Have you taken the time to breathe consciously today?
Our culture is so built around success and productivity that sometimes it can be easy to forget to just breathe. We have a tendency to overwork ourselves, which is not good for the results of our productive efforts.
Practicing yoga can help soothe the nervous system, in turn allowing us to feel more relaxed and less stressed out. This helps us to clear our minds and focus on the task at hand, and maybe even see it in a new light.
Each yoga pose, according to Symmetry Physical Therapy, can calm your nervous system. “When poses are practiced in a sequence, their cumulative effect results in a decrease in the activity of our ‘fight or flight’ nervous system, resulting in less stress and anxiety,” their article explains.
And it is not just the poses in your vinyasa flow, or other types of practices, that soothe the nervous system. Another way that yoga relaxes you is through ‘pranayama,’ or breathing techniques. If you have ever been to a yoga class, you probably have heard the instructor emphasize the importance of deep and intentional breathing. This is because it is essential in a yoga practice.
Adjunct Instructor and experienced Registered Yoga Teacher, Brett Haginas, believes that it is just as “crucial to prioritize the yogic practices that keep us grounded as we prioritize our productivity and successes.”
We must face the fact that in the United States, we live in a culture that defines success by how much we produce. Any working person knows that it can often feel like you’re in constant competition. However, we cannot be our most productive and creative selves if on the inside we feel like we are crumbling.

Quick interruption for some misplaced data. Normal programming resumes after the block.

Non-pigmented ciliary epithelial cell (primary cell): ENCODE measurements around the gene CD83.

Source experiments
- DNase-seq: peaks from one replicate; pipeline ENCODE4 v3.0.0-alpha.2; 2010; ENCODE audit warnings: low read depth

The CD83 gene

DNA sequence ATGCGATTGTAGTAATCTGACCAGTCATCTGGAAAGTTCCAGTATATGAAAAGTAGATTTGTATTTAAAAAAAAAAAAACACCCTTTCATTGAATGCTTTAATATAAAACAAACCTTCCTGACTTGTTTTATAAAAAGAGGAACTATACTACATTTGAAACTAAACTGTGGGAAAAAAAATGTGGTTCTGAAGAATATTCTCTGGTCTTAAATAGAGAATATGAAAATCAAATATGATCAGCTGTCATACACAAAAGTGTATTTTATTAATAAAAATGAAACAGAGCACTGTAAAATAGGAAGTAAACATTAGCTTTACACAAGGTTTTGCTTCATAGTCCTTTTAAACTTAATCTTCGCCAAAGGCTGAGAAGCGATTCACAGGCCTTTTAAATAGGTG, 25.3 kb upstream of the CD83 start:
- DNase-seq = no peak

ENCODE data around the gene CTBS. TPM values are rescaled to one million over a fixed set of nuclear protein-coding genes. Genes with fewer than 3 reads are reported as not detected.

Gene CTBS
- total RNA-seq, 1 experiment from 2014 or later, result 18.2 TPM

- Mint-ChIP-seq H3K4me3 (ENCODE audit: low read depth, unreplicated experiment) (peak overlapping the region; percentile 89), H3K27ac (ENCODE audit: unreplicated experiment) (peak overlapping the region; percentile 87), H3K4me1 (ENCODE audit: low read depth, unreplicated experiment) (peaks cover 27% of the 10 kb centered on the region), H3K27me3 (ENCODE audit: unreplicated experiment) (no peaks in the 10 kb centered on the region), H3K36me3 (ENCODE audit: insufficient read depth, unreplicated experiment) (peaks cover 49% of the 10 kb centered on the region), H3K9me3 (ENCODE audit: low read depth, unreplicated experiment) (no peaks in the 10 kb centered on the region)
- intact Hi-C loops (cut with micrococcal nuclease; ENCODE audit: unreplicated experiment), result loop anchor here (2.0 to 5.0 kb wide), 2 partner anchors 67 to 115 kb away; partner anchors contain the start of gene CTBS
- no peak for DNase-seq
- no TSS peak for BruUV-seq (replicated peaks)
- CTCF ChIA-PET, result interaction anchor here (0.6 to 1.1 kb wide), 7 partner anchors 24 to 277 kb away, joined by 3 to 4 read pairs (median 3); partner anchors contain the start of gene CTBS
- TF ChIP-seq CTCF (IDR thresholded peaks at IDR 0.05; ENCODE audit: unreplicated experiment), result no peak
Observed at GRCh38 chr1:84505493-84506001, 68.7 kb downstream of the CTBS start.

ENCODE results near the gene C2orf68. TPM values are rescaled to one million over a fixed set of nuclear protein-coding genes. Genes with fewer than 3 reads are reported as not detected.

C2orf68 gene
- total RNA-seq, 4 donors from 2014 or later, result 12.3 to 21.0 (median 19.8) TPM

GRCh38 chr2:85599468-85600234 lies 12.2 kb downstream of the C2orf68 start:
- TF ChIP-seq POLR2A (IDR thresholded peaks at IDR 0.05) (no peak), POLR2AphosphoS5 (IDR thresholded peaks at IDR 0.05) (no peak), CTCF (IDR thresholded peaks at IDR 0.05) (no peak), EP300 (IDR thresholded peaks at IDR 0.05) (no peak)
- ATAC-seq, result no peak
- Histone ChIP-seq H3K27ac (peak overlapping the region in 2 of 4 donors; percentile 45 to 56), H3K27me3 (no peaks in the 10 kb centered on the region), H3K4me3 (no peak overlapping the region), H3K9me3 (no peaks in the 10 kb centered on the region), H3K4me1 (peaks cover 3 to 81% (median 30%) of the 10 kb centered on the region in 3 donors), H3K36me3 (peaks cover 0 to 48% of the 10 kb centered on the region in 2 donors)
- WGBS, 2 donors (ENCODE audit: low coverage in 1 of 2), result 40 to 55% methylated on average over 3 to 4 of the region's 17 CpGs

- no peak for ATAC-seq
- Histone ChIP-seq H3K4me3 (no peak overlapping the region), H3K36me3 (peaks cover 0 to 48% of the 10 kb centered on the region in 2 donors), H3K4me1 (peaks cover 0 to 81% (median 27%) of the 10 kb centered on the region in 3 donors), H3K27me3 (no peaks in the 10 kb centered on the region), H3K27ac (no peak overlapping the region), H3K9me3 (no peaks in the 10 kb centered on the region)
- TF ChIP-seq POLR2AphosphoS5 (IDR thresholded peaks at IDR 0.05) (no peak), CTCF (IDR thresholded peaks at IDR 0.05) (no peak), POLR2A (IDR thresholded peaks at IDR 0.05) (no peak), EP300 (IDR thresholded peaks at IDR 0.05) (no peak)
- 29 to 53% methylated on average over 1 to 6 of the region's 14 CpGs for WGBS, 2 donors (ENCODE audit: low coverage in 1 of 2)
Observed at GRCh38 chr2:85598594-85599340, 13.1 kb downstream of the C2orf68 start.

Haginas offers some helpful tips that we can utilize to avoid that crumbling feeling: “For anyone looking to incorporate more yoga or mindfulness into their already busy lives, I would advise you to start small,” she says. “Choose a short practice like journaling, deep breathing, dancing around your kitchen, meditation, or anything else that sounds appealing to you. This practice should bring you joy and disconnect you from external stressors, such as your phone, work, emails, etc. Make this short practice a non-negotiable in your daily schedule!”
If you are craving something physically challenging, try a vinyasa or power yoga class. If you are craving something more gentle and calming, try a restorative or meditation class. To anyone new to yoga, dabble in different class styles until you find something that resonates with you.
“The most common misconception about yoga is that it is just for skinny, flexible people who own expensive yoga mats and drink green juice,” Haginas said. “Yoga is an eight-limbed path consisting of ethical codes, physical poses, breathwork, meditation, sensory withdrawal, and self reflection. While you certainly can be a green-juice-loving, Lululemon-wearing yogi, that is not the only way to practice yoga. You can also be a devoted yogi by reading the Bhagavad Gita, doing breathwork practices, or living a life of radical empathy and compassion.”
If you are not sure where to start in your yoga and mindfulness practice, some of my personal favorites are short morning meditation videos by Lavendaire on Youtube, Yoga with Adrienne on Youtube, and Sleepcove: a Sleep Podcast on Spotify and other platforms.